Find out how graphene and quantum technology are protecting brands, envisioning a possible future entirely free of fakes.
Graphene has been the cool kid on the (metal) block since its discovery in 2004. Just a single carbon atom thick, graphene is highly conductive, transparent, environmentally-friendly, and 200 times stronger than steel. It’s the new mercury, except that it’s non-toxic. As a material its potential is huge, and has been used in everything from flexible phone screens to wine quality-control to smart clothing (no, we don’t mean tuxedos).
The latest application for graphene is to expose counterfeit products, by making genuine products inimitable. It’s not the first time someone has thought to use the ‘supermaterial’ to protect against counterfeiting; graphene quantum dot producers Dotz Nano are planning to target casinos to improve the UV-glowing spray that genuine chips are coated in to detect for fakes. The spray currently used lasts only a few months, but with embedded graphene quantum dots would last for years.
Last week at the ‘Future without Fakes’ exhibit at the Royal Society’s Summer Science Exhibition, researchers from Lancaster University presented a system of creating unique IDs from graphene’s irregularities. These ID tags can be used to ‘fingerprint’ products so as to guarantee authenticity for a wide range of products. As Professor Rob Young explains, a hologram is “now relatively straightforward to make”, and counterfeiters are no longer duped by them. The graphene tags, on an atomic scale, sometimes have “a thousand billion billion atoms”, he says. This means that “to produce the same tag”, a counterfeiter would have to "arrange a thousand billion billion atoms and put them together in exactly the same way".
The tags are tiny; 1/1000th of the thickness of a human hair and almost invisible to the human eye, but they can generate a signal through the emission of light and be recognised as genuine with 100% accuracy via a smartphone app. The app uses a phone's built-in camera flash to illuminate the atoms, which then emit their unique signal. The potential of the tags is enormous; with an unparalleled level of security and with a miniscule, durable, quality, graphene tags could be used to protect almost any product imaginable. They can be easily and cheaply printed, but they are virtually impossible to replicate. The app, also developed by the researcher team at Lancaster, is expected to debut early next year alongside the patented technology.
The effect of the graphene tags is somewhat comparable to RFID chips, which make use radio frequency and can be used for identification and tracking. In the tech world they facilitate NFC mobile payments and connect plastic figurines to video game avatars, but in fashion they have been used by retailers like Walmart to locate and track inventory. Most recently, RFID technology has found a use in recognising unique electronic product codes in authentic products. Luxury fashion brands like Moncler are already protecting their brand through implementation of RFID tags, which are scannable with compatible devices (most modern smartphones), to communicate authenticity to consumers. This of course benefits the consumer and also restores the company’s exclusivity, particularly true given that currently the fashion industry is under threat from high-quality fakes.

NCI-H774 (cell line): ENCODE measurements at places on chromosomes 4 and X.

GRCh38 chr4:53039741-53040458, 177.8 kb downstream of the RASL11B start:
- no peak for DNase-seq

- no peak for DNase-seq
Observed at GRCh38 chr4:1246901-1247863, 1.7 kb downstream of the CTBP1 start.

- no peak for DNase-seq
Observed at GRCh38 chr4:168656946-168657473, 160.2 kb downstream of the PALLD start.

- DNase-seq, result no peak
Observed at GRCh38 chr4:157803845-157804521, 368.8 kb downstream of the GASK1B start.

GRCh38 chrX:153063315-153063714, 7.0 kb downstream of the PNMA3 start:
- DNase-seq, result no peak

RFID tags could have other, more futuristic, uses too: a Quartz article outlines details how a smart bomber jacket by Rochambeau uses NFC to function as a ticket to Fashion Week and a VIP pass to access exclusive experiences and gifts in New York City.
At just a couple of dollars each, RFID tags are affordable for luxury brands at least, and can be washable, ironable and created to just the size of a thread. However, RFID tags can be copied, even when encrypted, using emulator devices. For the purpose of recognising unique codes, perhaps this would not present an issue, but in presenting such a security risk perhaps RFID tags should not be hailed as the solution to counterfeiting in fashion. After all, it’s why holograms are steadily becoming less popular - it’s easy to make a hologram even from home - and if counterfeiters can replicate holograms to a high-enough standard that users are confused, the hologram, as a non-scannable verification method, is made completely ineffective.
Thus it is possible that graphene ID tags, impossible to duplicate and based on a physical signal, could make headway in tackling the great problem of fashion counterfeits in the long-term. The main issue with this tech is that it is not likely to be cheap; graphene is currently priced at around $100 per gram, although the price is likely to be reduced when a scalable manufacturing solution is commercially introduced like this patented detonation technique soon will be. Otherwise, it is likely that counterfeiting will become more problematic for mass-manufactured low-value items, a phenomenon that is already occurring in developing areas of Africa which experience significant counterfeiting of BIC ballpoints. Because of the changing digital landscape, it is vital that companies in every sector take steps to understand how counterfeiting could affect them, and how their brand protection strategy could be tailored to suit their individual brand risks.